We have ordered articles alphabetically by surname, starting with Bernd Bonfert, David Bailey and Mònica Clua-Losada’s (2022) article ‘Dissent within the global political economy: four frustrations, and some alternatives’ where they claim that there is still a considerable absence of analyses of dissent in much of the Global Political Economy literature. The article is structured around ‘four frustrations’: (1) the marginality granted to considerations of dissent; (2) the ways in which resistance is often portrayed as discrete episodes of protest; (3) the types of questions asked in the literature concerning resistance – why resist and with what effect/purpose?; and (4) the effect is often understood simply in terms of ‘impact’. This leads Bonfert et al to argue that ‘dissent and resistance are ultimately, central to the configurations of actors, institutions, ideas and their power relations that constitute the global political economy, and our understandings of it’ (this issue).
Our second article turns the attention towards ecology and the ‘imperial mode of living’ with Ulrich Brand’s (2022) insightful article, ‘The Global Political Economy of the imperial mode of living’. Brand challenges Global Political Economy researchers to deeply examine our own life practices and modes of living. The dominant patterns of production and consumption render producers and the foundations for our planet seemingly invisible, and even green responses do not go far enough to counter these. Brand outlines a range of scholarship that reveals some of the violence of neo-colonial resource extractivism (including the exploitation of labour power as a resource) in the global South, but he indicates that most Global Political Economy research does not go far enough.
Ian Bruff (2022) delivers the third article ‘Building alternative scholarly folklores: an intellectual-institutional history of the Global Political Economy journal’. This is a very special contribution to the journal as it traces how this collective project was initiated and shaped. Bruff offers an intellectual-institutional history of his participation in the collective efforts to launch the journal from 2009 to 2016. Bruff considers the acts of disruption required in the building of what he names ‘alternative scholarly folklores’ and highlights the fact that projects such as this are often the outcome of the long-term, and painstaking, mobilisation of collective energies.
The fourth article, by Johannes Jäger (2022), ‘Fighting the beast of the apocalypse: three fundamental reasons for a Critical Political Economy approach to Global Political Economy’, argues that Critical Political Economy (CPE) should be the appropriate theoretical and methodological basis for Global Political Economy (GPE). Jäger proposes that CPE offers GPE scholars three advantages when using it as the lens through which to interpret the global political economy. First, it provides the ethical commitment to emancipatory progressive strategies and struggles. Second, methodologically, CPE’s dialectical method allows for an analysis that moves across different levels of abstraction. And, finally, CPE offers the necessary materialist foundation to reveal the contradictions of the capitalist mode of production.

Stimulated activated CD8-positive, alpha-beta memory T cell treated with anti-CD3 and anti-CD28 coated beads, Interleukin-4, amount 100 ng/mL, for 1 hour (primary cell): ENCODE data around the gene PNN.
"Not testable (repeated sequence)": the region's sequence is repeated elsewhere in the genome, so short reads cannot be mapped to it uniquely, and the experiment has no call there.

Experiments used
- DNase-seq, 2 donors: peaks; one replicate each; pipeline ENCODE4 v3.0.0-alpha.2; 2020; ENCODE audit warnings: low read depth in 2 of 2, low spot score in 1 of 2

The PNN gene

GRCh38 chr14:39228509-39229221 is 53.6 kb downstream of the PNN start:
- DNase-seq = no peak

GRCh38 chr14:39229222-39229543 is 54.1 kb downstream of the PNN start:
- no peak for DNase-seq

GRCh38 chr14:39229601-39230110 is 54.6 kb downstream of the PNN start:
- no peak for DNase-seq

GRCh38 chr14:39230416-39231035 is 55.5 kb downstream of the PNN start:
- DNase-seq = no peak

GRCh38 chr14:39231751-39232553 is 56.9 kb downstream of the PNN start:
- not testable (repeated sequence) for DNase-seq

Sarrah Kassem’s (2022) fascinating article ‘Labour realities at Amazon and COVID-19: obstacles and collective possibilities for its warehouse workers and MTurk workers’ focuses on a case study of platform work in two specific cases, location-based Amazon warehouse workers and web-based Amazon Mechanical Turk (MTurk) workers, in order to identify different patterns of labour organisation and mobilisation. The article furthers our understanding of labour’s agency in different settings and highlights the difficulties in creating networks of solidarity among web-based workers.
Phoebe V. Moore and Chandrima Roy (2022) investigate the state of play for research that looks at technology and work in the global political economy. Their article, entitled ‘Advancing arguments on technology, work, and the body, in the global political economy’, carries out a literature review of prominent Global Political Economy journals to first identify where research on technology has emerged within our discipline. This body of literature overlaps with communications and media studies as well as digital finance and lending, strategic, surveillance, intelligence and science and technology studies work. However, Moore and Roy argue, there is as yet, insufficient research that examines the interplay between work, the body and technology. These authors challenge the discipline to carve out a space for research on these themes that address some of the questions also emerging from sociology and feminist cultural studies, where the impact of technological developments at work have increasingly bodily and affective significance.
Konsta Kotilainen and Heikki Patomäki (2022) call for the necessity of economic theorisation in their article ‘From fragmentation to integration: on the role of explicit hypotheses and economic theory in Global Political Economy’. These authors claim that the field of International Political Economy (IPE) should be renamed World or Global Political Economy to take into account the fact that structures, mechanisms and processes in the political economy are not confined by state borders or limited to nation-states spheres of power. GPE, in their view, could provide the necessary ‘methodological globalism’ that is required to understand the types of challenges afflicting the Anthropocene today.